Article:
Artist Statement — Rolando Gomez
I fell in love with photography at the age of nine, and never looked back. It’s taken me to great heights, as head photographer for my high school, I turned down a scholarship from Union Carbide so I could further pursue my passions in photography—my photojournalism instructor thought I was nuts. In my eight years in the military, four were spent as the personal photographer to Gen. (ret.) George A. Joulwan, and in the following years, plus my civil service years, I ran the photography department at the Army and Air Force Hometown News Service.
So as you can see, I spent many years as a photojournalist, getting tearsheets published in newspapers and magazines, including a cover story for the largest publication in the world, Parade magazine, at the time, circulation 30 million.
It was a great cover story, co-illustrated with the late, Pulitzer Prize winning Eddie Adams; it released the Sunday before Christmas, Dec. 19, 1999. While I’ve had many accolades, including being named as one of the top-five military photographers in the world in 1994, between my Latin blood and great photographer influencers like Hemult Newton and my personal mentor Robert Farber, my photojournalism set hold into my DNA and it’s that style of shooting I try to inject in the type of photography I practice more today, that of photographing women, especially when it comes to my muse.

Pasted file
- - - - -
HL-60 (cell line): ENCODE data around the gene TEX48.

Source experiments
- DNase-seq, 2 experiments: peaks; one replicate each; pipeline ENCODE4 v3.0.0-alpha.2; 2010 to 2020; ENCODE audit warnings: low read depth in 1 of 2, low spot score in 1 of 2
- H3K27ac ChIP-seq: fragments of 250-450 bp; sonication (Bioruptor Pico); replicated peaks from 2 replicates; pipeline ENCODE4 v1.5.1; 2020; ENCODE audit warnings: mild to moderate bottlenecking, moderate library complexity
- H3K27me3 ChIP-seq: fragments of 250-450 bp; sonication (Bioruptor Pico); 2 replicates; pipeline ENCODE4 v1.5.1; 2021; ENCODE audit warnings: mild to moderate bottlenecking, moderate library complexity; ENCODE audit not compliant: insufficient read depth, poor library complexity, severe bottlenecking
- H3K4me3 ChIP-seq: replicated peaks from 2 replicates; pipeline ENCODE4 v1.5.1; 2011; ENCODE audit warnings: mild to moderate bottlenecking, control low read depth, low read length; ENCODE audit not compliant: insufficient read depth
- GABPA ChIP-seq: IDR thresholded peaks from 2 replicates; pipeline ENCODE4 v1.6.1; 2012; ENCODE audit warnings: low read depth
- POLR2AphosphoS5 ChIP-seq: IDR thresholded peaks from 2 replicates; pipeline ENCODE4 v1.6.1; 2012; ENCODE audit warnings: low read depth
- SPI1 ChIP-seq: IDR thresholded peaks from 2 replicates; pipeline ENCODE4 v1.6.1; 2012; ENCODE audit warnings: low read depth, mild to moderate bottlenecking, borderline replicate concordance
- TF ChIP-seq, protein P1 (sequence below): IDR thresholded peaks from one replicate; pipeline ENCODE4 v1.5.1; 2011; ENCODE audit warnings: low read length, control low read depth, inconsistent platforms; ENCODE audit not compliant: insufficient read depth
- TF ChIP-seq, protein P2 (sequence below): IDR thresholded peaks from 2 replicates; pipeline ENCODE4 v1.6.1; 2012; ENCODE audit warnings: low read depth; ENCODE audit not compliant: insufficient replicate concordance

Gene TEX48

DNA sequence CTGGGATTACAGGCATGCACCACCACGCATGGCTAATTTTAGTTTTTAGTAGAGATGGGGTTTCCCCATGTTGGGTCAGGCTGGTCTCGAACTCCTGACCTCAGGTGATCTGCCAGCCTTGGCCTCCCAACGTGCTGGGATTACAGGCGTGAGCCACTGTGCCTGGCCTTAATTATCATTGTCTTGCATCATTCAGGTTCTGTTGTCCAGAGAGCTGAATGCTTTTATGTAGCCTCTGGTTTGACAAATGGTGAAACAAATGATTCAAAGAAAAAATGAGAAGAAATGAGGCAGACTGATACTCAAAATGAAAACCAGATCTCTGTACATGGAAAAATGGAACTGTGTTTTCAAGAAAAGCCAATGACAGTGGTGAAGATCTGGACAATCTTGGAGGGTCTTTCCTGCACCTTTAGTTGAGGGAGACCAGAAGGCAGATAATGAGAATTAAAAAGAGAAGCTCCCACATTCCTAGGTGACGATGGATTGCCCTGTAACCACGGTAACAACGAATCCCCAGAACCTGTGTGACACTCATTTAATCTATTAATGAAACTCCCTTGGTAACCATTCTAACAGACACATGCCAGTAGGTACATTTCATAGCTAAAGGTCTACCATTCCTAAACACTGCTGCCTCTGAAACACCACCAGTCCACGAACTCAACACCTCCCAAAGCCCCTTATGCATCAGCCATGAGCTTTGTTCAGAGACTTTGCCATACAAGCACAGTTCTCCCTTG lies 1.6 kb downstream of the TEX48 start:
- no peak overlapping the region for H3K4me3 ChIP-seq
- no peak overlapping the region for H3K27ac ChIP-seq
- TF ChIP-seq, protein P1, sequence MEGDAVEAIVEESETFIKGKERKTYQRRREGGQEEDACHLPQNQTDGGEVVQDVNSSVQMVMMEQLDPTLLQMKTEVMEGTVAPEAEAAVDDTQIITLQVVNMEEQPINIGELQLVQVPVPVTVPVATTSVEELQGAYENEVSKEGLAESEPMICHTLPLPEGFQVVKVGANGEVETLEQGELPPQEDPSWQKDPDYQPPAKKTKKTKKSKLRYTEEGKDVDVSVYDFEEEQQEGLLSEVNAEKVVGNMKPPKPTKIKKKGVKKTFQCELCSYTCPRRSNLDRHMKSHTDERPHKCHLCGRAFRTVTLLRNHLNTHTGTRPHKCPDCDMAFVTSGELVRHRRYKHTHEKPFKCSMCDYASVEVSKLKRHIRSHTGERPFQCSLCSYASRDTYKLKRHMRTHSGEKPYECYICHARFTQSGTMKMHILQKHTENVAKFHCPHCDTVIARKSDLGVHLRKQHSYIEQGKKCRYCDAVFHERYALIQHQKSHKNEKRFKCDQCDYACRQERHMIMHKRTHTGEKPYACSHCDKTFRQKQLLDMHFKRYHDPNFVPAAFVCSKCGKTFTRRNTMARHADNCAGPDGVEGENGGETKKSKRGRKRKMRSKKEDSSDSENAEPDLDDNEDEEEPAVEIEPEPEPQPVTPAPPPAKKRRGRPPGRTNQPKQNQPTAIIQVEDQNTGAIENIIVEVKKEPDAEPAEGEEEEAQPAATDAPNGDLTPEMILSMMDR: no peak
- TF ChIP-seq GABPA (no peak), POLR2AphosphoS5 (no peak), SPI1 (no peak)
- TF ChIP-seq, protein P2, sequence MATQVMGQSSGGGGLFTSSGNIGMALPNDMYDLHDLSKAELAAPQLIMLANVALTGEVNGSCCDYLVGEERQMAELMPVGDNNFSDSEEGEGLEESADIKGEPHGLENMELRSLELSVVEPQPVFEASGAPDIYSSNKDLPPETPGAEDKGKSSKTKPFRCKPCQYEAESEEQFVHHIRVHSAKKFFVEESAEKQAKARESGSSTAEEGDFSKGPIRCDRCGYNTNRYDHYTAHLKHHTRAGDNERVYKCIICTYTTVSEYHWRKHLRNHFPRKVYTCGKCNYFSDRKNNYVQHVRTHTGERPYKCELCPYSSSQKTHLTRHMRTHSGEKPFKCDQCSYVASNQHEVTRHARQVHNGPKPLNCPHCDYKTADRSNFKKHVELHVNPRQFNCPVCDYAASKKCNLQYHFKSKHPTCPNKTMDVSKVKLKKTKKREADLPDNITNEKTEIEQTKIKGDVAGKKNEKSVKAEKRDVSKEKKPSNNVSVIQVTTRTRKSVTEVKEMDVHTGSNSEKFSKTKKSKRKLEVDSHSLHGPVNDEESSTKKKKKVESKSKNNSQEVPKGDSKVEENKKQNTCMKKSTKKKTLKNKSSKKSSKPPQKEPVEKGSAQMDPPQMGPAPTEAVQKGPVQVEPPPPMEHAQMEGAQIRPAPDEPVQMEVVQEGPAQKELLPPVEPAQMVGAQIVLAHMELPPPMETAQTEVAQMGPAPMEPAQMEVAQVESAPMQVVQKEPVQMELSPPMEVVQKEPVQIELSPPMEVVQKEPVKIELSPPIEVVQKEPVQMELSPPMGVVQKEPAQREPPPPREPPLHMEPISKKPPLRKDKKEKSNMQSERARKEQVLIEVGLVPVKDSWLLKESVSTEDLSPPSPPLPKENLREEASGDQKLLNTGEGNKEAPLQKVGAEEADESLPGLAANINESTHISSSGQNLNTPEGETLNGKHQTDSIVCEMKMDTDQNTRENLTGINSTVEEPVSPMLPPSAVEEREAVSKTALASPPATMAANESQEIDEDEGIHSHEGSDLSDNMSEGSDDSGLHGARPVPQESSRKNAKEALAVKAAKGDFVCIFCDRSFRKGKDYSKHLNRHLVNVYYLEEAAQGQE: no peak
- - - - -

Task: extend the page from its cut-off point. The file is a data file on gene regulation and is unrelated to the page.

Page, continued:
I learned a long time ago, the best way to judge your photographic abilities is not by how many top awards you get, but consistency in awards—in other words—ten honorable mentions in ten years will define your talents more than three, first- or second-place ribbons in the same period of time because after all, photography is subjective. I do my best to gain acceptance of those most critical of my photos by adding a taste of photojournalism in almost all my photos—it’s about turning editorial.
It’s that notion that drives me, invoking emotions in my viewers’ eyes, more specifically, my subject’s soul. I’m a firm believer in the power of photography to help build or rebuild self-esteem, or as I like to call it, “Photographic Therapy.” It’s that power of making my subject feel good and I do it by finding their inner-beauty while trying to tell a story with the final photo. Their outer-beauty is a given. The perfect smile isn’t pearly, grinning whites; it’s the corners of the eyes in perfect harmony with the corners of the lips, teeth are secondary.
In the end, I look at my photography like driving a car at night; I only see what the headlights illuminate. If I don’t move forward, I’ll never know what’s beyond that point. It’s about having the gannas to look forward and that’s what drives my photographic passion. — Rolando Gomez, Artist Statement
Social Media Verifications
Found in Wikipedia, https://en.wikipedia.org/wiki/Rolando_Gomez
Verified on Quora, https://www.quora.com/profile/Rolando-Gomez-5
Verified on Twitter, twitter.com/rolandogomez
Verified on Facebook, https://www.facebook.com/rgomezphoto
Verified on Periscope, https://www.periscope.tv/rolandogomez